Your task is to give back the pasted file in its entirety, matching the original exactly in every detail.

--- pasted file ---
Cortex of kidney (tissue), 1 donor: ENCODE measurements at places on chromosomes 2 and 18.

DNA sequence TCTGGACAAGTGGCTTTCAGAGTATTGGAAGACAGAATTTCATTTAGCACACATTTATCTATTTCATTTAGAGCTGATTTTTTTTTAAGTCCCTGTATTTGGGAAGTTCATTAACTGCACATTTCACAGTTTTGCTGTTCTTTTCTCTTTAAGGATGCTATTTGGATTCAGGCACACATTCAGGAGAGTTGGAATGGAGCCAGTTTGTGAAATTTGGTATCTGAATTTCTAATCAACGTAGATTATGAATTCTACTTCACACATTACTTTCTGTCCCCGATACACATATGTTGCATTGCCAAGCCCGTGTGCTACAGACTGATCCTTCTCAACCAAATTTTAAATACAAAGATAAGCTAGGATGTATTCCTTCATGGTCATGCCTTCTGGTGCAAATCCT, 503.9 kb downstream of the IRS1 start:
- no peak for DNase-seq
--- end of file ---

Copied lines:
Cortex of kidney (tissue), 1 donor: ENCODE measurements at places on chromosomes 2 and 18.

DNA sequence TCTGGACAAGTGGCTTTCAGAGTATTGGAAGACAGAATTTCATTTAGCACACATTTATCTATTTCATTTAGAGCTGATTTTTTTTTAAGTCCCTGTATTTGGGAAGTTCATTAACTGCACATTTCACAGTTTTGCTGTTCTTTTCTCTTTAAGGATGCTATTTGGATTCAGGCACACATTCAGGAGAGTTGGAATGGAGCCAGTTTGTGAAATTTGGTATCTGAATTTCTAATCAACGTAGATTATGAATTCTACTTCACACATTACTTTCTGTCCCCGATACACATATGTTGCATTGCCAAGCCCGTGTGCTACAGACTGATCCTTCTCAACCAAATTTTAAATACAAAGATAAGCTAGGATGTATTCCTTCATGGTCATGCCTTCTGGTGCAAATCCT, 503.9 kb downstream of the IRS1 start:
- no peak for DNase-seq